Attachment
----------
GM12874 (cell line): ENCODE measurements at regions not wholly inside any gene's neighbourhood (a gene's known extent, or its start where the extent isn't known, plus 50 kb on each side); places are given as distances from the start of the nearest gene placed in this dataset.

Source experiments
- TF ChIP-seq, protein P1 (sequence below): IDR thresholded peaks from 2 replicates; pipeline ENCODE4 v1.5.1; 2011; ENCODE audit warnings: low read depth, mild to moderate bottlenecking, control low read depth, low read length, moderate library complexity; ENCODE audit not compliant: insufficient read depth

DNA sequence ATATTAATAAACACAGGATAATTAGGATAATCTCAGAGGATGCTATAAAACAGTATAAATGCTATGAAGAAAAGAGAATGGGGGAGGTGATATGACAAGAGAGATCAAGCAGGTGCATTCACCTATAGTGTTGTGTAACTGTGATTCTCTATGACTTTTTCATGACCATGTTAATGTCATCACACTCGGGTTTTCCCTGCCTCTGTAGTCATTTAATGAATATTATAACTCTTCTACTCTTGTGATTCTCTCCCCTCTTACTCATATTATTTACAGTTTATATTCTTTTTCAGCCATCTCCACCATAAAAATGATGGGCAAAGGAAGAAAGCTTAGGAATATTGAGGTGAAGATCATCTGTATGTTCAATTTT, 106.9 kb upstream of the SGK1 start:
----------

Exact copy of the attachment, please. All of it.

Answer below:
GM12874 (cell line): ENCODE measurements at regions not wholly inside any gene's neighbourhood (a gene's known extent, or its start where the extent isn't known, plus 50 kb on each side); places are given as distances from the start of the nearest gene placed in this dataset.

Source experiments
- TF ChIP-seq, protein P1 (sequence below): IDR thresholded peaks from 2 replicates; pipeline ENCODE4 v1.5.1; 2011; ENCODE audit warnings: low read depth, mild to moderate bottlenecking, control low read depth, low read length, moderate library complexity; ENCODE audit not compliant: insufficient read depth

DNA sequence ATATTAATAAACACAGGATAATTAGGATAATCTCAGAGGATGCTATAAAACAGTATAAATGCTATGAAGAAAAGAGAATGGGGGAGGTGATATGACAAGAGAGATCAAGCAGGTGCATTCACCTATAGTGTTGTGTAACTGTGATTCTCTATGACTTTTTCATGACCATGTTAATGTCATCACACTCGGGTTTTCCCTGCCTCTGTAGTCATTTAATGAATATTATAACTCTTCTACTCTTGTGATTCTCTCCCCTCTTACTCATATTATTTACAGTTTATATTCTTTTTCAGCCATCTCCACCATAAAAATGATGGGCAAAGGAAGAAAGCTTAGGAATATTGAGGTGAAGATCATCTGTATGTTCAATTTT, 106.9 kb upstream of the SGK1 start: